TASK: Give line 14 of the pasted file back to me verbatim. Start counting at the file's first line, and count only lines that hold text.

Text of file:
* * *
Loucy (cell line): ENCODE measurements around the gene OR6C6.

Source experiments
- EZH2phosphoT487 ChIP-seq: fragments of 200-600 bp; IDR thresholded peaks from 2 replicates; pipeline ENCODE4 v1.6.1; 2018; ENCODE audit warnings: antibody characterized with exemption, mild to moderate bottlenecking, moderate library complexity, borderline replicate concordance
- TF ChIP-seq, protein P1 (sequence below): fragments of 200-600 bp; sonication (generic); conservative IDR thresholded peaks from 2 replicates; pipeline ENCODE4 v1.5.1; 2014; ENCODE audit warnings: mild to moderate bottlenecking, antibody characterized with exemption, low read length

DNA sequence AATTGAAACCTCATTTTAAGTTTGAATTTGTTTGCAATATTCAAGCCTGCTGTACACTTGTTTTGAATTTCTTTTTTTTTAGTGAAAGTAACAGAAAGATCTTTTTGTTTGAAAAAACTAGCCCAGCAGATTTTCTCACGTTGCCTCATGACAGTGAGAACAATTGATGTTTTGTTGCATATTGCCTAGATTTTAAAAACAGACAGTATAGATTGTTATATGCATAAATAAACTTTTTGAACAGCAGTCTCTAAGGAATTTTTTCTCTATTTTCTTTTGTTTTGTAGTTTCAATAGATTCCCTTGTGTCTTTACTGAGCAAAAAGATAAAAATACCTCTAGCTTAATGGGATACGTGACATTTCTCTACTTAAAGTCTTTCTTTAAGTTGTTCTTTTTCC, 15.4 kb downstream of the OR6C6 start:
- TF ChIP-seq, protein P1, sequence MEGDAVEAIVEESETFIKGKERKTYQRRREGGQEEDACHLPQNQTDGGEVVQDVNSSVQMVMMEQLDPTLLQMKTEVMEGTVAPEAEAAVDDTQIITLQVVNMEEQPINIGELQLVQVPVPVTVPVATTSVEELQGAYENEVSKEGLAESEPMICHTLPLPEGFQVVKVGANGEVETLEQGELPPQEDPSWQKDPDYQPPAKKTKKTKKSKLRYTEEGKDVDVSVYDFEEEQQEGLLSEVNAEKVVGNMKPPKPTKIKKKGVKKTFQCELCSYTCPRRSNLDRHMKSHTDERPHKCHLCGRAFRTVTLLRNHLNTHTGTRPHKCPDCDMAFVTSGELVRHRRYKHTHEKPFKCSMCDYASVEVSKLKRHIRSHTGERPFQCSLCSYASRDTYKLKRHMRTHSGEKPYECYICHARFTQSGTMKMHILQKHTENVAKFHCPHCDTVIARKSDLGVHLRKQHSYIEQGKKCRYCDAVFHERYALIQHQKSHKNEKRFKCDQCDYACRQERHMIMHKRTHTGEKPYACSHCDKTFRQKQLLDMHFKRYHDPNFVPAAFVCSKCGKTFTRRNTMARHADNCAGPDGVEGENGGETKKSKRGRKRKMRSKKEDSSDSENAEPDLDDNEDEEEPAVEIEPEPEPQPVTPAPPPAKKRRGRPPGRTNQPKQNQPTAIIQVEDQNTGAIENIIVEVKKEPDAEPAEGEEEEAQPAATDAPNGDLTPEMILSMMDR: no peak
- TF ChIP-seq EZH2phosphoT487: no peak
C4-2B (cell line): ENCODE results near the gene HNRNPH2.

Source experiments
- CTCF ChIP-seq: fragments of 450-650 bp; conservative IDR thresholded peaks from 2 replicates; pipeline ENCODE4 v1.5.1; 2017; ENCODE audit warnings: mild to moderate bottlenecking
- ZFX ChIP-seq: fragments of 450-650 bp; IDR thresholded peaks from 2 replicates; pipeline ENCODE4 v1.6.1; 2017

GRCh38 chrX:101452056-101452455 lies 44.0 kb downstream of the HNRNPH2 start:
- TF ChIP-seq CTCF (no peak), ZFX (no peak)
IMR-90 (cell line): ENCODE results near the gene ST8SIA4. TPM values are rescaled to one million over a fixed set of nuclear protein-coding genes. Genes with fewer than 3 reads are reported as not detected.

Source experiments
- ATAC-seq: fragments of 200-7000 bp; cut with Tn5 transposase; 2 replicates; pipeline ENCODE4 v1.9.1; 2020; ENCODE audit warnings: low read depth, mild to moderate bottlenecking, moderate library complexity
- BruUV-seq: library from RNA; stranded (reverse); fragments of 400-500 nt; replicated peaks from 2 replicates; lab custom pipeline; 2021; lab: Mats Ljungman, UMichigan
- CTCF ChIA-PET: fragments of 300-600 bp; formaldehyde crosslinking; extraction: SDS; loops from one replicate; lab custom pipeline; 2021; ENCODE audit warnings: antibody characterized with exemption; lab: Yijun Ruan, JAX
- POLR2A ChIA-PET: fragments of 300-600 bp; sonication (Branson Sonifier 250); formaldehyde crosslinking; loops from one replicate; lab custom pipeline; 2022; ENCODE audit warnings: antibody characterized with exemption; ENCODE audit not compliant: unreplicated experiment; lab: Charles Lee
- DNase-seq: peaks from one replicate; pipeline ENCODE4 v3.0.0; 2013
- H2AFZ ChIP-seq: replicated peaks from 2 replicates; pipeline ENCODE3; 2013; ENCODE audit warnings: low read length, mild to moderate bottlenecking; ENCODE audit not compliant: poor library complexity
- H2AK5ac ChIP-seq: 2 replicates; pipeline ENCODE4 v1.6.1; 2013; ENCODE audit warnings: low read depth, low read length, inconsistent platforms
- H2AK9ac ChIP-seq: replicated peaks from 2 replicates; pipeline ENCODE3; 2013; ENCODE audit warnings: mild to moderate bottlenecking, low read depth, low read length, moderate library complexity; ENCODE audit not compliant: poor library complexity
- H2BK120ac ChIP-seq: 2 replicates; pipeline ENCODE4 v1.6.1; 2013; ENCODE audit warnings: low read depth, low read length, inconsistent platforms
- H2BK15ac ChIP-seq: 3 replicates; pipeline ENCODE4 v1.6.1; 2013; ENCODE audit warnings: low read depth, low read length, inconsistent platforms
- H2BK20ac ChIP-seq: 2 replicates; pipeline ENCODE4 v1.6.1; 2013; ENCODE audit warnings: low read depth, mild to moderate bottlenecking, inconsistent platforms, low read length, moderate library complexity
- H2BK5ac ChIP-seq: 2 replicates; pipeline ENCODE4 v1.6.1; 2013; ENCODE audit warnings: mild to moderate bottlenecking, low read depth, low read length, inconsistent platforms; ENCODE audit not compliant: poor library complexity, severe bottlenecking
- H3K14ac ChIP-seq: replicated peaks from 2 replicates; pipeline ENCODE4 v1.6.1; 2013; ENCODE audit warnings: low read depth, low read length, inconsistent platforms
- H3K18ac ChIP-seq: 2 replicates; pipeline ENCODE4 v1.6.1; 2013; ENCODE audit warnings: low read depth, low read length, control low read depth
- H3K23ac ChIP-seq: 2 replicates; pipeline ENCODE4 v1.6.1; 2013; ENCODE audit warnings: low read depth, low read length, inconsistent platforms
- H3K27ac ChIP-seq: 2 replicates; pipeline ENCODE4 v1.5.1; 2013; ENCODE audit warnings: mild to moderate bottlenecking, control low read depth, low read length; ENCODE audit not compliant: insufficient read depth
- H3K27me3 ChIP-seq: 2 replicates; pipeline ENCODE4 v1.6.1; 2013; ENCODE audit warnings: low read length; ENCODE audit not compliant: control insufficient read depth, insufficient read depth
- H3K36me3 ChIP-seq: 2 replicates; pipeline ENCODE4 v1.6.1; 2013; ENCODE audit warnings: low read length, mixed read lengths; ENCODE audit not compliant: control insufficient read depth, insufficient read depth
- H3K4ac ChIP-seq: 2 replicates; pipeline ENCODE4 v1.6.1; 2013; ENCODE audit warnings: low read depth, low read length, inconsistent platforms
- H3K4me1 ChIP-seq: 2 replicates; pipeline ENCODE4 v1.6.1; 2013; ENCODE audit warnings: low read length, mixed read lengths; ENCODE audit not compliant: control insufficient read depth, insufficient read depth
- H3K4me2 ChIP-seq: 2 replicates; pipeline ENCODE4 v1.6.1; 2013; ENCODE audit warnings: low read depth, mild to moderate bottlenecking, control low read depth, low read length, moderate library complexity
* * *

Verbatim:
IMR-90 (cell line): ENCODE results near the gene ST8SIA4. TPM values are rescaled to one million over a fixed set of nuclear protein-coding genes. Genes with fewer than 3 reads are reported as not detected.